Rājakārya-prasakta Dewan Bahadur Sir M N Krishna Rao - part 1

According to one set of friends, the letters “M N” in M N Krishna Rao’s name stand for Maḍi [orthodoxy, purity, conservatism, discipline, ritualism] and Niyama [rule, principle, order, justice]. It hints at Krishna Rao’s nature. In all dealings and in all aspects – rules, estimation, conviction, and principle – this was Krishna Rao’s specialty.
One morning, around nine, I was sitting at a friend’s house in Basavanagudi. Let’s call him V. Beside his house lived another friend M. Though the houses were separate, the front yard was one large undivided area without partition. Hence, words spoken in the front yard were clearly audible in both houses.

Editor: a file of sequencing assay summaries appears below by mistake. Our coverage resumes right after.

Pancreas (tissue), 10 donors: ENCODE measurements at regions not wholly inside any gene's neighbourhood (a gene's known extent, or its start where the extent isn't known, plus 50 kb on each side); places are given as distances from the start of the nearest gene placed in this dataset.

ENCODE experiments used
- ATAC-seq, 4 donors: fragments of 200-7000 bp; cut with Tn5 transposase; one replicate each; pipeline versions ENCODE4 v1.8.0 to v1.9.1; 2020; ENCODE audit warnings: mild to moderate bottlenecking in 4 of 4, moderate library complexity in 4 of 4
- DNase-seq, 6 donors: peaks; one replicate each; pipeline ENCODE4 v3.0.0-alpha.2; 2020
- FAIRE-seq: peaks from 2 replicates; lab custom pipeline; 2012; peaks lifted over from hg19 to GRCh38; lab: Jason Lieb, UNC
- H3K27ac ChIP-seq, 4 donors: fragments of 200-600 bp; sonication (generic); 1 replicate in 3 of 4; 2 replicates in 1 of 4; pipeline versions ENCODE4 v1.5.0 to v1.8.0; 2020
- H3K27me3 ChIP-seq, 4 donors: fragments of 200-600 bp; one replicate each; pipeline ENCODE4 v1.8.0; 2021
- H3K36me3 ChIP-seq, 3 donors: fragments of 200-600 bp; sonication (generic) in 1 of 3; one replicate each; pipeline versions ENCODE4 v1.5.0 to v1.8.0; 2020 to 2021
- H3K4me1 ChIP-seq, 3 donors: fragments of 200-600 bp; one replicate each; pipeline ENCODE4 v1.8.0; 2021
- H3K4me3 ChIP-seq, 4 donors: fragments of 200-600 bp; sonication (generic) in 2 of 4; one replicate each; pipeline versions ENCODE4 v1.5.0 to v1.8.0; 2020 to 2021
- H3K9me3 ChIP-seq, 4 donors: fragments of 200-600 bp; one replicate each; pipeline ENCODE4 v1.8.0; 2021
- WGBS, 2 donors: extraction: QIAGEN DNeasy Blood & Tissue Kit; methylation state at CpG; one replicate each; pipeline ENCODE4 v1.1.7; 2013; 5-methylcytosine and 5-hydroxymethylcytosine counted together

My friend M, dressed and ready to leave for office, came into the front yard. At the same time, another friend R appeared at the gate. Then, the following conversation took place –
M: Hello Ayyangari, you are coming now! Where had you been?
R: I had been to M N Krishna Rao’s house. Thought of seeing you too, and came here.
M: Why do you trouble that brāhmaṇa?
R: You know, that note I have received, saying that I will retire in three months? I’d been there to see if something could be done about it.
M: Go tell that wall! If there is no blemish in your record, he will not put a spanner in the works. But if there is, he will not suppress it even if your grandfather comes back. What business do you have with such a person who upholds justice at all costs?”
I became curious upon hearing this. I came out and looked at both of them. All three of us laughed together.
What M said was an indirect assessment.

Nyāya-dṛṣṭi – A Vision of Justice